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Flynn v. Dzurenda

United States District Court, D. Nevada

July 24, 2019

SHAWN FLYNN, Plaintiff,
v.
JAMES DZURENDA, et al., Defendants.

          ORDER

          MIRANDA M. DU UNITED STATES DISTRICT JUDGE.

         I. SUMMARY

         Plaintiff Shawn Flynn, who is incarcerated in the Nevada Department of Corrections (“NDOC”), bring this civil rights case under 42 U.S.C. § 1983. For the following reasons, the Court sua sponte refers this case to the Pro Bono Program (“Program”) adopted in General Order 2017-07 for appointment of pro bono counsel.

         II. BACKGROUND

         Plaintiff has filed a First Amended Complaint (“FAC”) (ECF No. 14) that contains similar allegations to the initial complaint (ECF No. 6) that the Court previously screened (ECF No. 5). (See ECF No. 16 at 2-3 (describing differences between the initial complaint and the FAC).) The FAC has not been screened. In the initial complaint, Plaintiff alleged in Count I that certain Defendants created a policy that denied Plaintiff treatment for viral infection with hepatitis C (“HCV”). (See ECF No. 6 at 4-5.) In Count II, Plaintiff alleged that certain Defendants violated the Americans with Disabilities Act (“ADA”) and Rehabilitation Act (“RA”) by failing to provide Plaintiff with any treatment for HCV. (Id. at 6.) In Count III, Plaintiff alleged that Dr. Bryan negligently and intentionally inflicted emotional distress by informing Plaintiff that NDOC would not treat his HCV due to cost. (Id. at 7-8.) After screening the initial complaint, the Court allowed the following claims to proceed: deliberate indifference to serious medical needs; an ADA and RA claim; and a claim for intentional infliction of emotional distress. (ECF No. 5 at 13.) The Court dismissed Plaintiffs claim for negligent infliction of emotional distress with prejudice. (Id.)

         The FAC contains similar allegations to the initial complaint but appears to add an equal protection claim to Count I. (See ECF No. 14 at 5.)

         III. LEGAL STANDARD

         There is no constitutional right to appointed counsel in a § 1983 action. E.g., Rand v. Rowland, 113 F.3d 1520, 1525 (9th Cir. 1997), opinion reinstated in pertinent part, 154 F.3d 952, 954 n.1 (9th Cir. 1998) (en banc). The provision in 28 U.S.C. § 1915(e)(1), however, gives a district court the discretion to request that an attorney represent an indigent civil litigant. 28 U.S.C. § 1915(e)(1) (“The court may request an attorney to represent any person unable to afford counsel.”); see, e.g., Wilborn v. Escalderon, 789 F.2d 1328, 1331 (9th Cir. 1986). Yet, the statute does not give the court the authority to compel an attorney to accept appointment, such that counsel remains free to decline the request. See Mallard v. U.S. Dist. Court for S. Dist. of Iowa, 490 U.S. 296, 310 (1989). Furthermore, while the decision to request counsel lies within the discretion of the district court, the court may exercise this discretion to request counsel only under “exceptional circumstances.” Terrell v. Brewer, 935 F.2d 1015, 1017 (9th Cir. 1991). “A finding of exceptional circumstances requires an evaluation of both the likelihood of success on the merits and [the plaintiff's ability to] articulate his claims pro se in light of the complexity of the legal issues involved.” Id. (quoting Wilborn, 789 F.2d at 1331) (internal quotation marks omitted).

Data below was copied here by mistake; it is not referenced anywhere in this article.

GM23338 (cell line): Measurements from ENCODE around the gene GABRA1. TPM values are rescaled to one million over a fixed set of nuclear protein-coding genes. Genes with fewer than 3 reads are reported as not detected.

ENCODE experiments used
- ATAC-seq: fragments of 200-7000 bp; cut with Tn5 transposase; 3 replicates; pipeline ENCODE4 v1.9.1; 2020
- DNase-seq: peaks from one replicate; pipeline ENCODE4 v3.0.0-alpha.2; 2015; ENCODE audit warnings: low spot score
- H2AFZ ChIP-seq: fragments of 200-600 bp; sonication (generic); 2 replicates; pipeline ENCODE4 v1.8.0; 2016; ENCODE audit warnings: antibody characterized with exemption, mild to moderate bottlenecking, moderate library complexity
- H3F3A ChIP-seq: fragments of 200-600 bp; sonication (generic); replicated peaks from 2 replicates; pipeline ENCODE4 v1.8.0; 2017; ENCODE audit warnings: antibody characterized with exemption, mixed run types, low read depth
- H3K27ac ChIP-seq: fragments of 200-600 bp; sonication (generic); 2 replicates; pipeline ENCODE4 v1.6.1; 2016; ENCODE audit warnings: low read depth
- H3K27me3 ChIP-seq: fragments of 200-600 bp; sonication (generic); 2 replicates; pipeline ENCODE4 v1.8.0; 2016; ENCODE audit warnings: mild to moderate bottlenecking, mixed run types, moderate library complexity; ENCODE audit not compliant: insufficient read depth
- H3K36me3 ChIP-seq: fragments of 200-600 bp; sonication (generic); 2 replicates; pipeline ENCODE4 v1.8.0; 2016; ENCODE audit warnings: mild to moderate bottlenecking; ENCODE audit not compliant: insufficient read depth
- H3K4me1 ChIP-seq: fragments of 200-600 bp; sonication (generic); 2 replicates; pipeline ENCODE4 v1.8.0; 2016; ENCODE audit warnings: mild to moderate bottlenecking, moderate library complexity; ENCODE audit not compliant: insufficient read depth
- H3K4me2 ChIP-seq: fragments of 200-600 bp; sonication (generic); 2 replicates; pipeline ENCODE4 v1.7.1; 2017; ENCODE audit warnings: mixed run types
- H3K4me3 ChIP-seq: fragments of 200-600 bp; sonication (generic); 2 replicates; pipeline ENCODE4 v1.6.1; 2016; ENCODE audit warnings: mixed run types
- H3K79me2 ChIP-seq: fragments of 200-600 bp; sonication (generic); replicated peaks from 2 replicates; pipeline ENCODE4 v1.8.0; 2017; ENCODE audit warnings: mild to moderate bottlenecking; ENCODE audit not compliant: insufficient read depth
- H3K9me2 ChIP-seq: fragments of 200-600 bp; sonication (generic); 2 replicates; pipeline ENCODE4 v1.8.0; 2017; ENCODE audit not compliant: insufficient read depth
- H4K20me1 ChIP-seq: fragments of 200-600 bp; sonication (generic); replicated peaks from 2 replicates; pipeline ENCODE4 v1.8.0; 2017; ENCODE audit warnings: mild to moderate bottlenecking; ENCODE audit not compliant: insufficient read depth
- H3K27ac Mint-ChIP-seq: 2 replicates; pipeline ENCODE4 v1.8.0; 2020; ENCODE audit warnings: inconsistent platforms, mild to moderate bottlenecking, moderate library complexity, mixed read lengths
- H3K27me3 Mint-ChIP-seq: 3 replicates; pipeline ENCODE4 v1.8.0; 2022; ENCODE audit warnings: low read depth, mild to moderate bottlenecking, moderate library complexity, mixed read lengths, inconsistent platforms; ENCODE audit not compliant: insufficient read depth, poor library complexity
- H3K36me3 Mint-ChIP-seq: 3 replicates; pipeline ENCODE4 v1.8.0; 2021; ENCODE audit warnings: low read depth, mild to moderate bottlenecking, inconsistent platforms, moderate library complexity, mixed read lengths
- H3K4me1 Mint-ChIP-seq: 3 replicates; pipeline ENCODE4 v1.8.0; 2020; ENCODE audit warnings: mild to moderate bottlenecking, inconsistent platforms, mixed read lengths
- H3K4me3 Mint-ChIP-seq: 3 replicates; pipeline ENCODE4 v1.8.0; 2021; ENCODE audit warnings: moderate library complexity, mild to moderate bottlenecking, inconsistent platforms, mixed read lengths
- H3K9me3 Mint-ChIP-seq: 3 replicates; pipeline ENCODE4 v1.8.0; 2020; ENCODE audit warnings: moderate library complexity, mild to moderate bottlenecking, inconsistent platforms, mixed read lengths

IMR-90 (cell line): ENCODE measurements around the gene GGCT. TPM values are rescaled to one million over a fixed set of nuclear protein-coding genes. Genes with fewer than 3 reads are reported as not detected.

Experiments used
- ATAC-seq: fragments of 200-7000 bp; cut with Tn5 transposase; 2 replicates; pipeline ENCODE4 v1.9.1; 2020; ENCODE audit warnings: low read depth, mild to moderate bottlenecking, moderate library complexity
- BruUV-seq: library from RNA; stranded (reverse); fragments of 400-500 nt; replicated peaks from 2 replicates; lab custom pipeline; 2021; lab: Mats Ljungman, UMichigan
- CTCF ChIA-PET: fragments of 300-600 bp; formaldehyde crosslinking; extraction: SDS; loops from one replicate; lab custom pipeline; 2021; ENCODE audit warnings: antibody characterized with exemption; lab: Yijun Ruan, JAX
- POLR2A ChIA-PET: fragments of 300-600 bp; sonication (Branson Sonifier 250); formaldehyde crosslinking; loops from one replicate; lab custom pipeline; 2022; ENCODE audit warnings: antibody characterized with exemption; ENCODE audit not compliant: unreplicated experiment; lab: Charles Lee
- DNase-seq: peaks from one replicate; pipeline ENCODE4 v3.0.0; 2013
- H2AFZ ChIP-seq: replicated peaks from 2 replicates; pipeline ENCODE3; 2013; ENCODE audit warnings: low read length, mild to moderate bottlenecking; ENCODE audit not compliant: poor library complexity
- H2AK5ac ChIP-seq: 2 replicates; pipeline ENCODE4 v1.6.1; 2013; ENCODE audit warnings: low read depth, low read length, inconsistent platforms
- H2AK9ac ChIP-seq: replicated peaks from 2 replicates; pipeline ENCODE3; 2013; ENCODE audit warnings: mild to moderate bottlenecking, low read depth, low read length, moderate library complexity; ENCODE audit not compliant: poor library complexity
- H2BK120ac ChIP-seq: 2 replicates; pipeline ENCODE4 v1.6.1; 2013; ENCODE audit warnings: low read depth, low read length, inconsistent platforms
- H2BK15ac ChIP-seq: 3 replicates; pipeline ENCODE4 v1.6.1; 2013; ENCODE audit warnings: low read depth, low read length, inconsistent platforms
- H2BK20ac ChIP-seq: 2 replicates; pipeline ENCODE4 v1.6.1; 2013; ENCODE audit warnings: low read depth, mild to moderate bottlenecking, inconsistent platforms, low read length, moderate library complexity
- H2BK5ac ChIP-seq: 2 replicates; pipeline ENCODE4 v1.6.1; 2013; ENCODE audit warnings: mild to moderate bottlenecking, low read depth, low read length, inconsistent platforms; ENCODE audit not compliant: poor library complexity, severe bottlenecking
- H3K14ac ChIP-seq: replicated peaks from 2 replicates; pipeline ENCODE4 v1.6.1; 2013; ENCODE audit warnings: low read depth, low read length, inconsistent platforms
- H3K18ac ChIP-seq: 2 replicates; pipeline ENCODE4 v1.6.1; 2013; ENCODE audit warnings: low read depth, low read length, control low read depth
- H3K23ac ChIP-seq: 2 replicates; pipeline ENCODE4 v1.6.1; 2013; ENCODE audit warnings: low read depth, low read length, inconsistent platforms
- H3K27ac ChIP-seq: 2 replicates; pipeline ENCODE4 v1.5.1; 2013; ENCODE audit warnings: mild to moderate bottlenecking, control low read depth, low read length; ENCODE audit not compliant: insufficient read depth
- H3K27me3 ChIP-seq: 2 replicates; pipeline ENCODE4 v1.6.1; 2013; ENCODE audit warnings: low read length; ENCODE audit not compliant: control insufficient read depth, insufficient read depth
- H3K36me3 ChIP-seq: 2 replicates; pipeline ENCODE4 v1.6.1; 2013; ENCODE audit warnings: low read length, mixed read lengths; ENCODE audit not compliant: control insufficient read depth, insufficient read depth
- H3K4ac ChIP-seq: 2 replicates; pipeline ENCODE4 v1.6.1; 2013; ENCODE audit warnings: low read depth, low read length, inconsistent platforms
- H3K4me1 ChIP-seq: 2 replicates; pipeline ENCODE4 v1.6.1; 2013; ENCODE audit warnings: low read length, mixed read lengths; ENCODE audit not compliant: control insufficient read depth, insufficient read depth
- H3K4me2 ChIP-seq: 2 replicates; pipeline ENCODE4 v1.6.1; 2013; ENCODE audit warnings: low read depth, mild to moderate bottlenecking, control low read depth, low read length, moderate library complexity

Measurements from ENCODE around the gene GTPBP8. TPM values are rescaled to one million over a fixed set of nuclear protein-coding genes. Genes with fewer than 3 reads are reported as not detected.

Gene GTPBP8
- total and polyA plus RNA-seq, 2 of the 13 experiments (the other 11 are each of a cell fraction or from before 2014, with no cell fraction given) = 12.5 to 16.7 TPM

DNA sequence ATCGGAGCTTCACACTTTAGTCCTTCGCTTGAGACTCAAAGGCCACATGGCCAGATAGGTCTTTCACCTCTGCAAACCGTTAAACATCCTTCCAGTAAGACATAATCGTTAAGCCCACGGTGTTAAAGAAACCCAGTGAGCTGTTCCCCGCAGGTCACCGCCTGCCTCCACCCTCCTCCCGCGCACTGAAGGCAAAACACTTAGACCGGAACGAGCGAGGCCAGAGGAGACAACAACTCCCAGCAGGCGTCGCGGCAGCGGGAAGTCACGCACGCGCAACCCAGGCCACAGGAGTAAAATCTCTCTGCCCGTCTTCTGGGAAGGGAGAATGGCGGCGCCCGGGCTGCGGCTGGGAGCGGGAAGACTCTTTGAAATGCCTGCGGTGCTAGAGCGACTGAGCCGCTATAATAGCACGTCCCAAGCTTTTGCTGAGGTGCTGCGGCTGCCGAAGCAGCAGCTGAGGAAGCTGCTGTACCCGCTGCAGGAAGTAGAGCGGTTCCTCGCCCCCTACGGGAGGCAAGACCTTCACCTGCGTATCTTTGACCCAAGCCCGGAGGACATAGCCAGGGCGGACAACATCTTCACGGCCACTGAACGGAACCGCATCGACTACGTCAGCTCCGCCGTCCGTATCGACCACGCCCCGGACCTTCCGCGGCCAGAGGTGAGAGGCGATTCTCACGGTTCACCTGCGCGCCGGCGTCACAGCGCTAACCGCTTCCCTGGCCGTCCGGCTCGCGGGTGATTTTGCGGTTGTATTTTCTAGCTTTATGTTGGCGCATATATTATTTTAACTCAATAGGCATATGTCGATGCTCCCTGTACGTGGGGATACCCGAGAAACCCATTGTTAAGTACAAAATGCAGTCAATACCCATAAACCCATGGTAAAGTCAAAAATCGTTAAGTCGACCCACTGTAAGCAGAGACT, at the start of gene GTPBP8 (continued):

IV. DISCUSSION

         Extraordinary circumstances exist in this case to warrant the appointment of counsel. First, Plaintiffs case presents complex legal and medical issues related to HCV. Thus, “[w]ithout counsel and while incarcerated, [Plaintiff is] expected to locate a medical expert willing to submit an affidavit on his behalf, manage discovery for his multi-party multi-claim lawsuit, and conduct a full trial.” Clemons v. Hill, 743 Fed.Appx. 885, 886 (9th Cir. 2018). The Ninth Circuit has found that these circumstances are exceptional. Id. In light of the complexity of the issues presented, Plaintiff has little ability to articulate his claims pro se.

         Second, there is at least some likelihood of success on the merits. Plaintiff alleges that he has been denied life-saving treatment for his hepatitis C. Plaintiffs claims do not appear to be trivial or frivolous. In light of the serious complexity of the issues in Plaintiffs case, Plaintiff has shown sufficient likelihood of success to warrant appointment of counsel.

         Third, Plaintiffs pro se First Amended Complaint shows that Plaintiff is challenging NDOC's policy of refusing curative treatment for hepatitis C. (ECF No. 14 at 3, 5-6.) Given that numerous incarcerated individuals currently are challenging NDOC's policy for treating hepatitis C, [1] the Court finds that extraordinary circumstances exist in this case to warrant appointment of counsel.

         Accordingly, the Court will sua sponte refer this case to the Pro Bono Program.

         V. ...


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